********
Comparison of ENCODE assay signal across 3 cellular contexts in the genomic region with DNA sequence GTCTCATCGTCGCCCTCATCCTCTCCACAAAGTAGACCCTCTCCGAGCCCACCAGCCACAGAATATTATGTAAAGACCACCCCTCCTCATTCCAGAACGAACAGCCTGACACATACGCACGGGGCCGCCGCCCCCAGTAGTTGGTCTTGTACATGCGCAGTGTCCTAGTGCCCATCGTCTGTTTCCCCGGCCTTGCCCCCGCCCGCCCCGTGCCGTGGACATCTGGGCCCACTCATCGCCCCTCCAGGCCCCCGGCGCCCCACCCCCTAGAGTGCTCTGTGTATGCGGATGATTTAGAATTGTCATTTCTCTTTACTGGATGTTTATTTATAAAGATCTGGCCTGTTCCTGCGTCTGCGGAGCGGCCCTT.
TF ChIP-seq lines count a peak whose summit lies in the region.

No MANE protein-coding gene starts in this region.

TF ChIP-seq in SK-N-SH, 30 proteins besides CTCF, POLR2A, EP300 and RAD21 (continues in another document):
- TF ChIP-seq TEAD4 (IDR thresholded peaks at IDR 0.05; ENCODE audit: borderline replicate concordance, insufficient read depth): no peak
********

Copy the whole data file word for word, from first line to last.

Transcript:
Comparison of ENCODE assay signal across 3 cellular contexts in the genomic region with DNA sequence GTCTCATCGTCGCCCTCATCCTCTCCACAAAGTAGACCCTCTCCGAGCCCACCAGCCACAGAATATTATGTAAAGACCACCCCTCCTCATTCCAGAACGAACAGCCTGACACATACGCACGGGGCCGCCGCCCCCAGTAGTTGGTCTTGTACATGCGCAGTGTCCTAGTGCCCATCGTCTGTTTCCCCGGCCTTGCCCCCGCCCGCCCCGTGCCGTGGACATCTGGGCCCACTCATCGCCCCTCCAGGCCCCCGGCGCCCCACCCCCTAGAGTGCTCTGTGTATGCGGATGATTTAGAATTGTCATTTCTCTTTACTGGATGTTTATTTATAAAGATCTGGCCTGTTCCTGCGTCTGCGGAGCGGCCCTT.
TF ChIP-seq lines count a peak whose summit lies in the region.

No MANE protein-coding gene starts in this region.

TF ChIP-seq in SK-N-SH, 30 proteins besides CTCF, POLR2A, EP300 and RAD21 (continues in another document):
- TF ChIP-seq TEAD4 (IDR thresholded peaks at IDR 0.05; ENCODE audit: borderline replicate concordance, insufficient read depth): no peak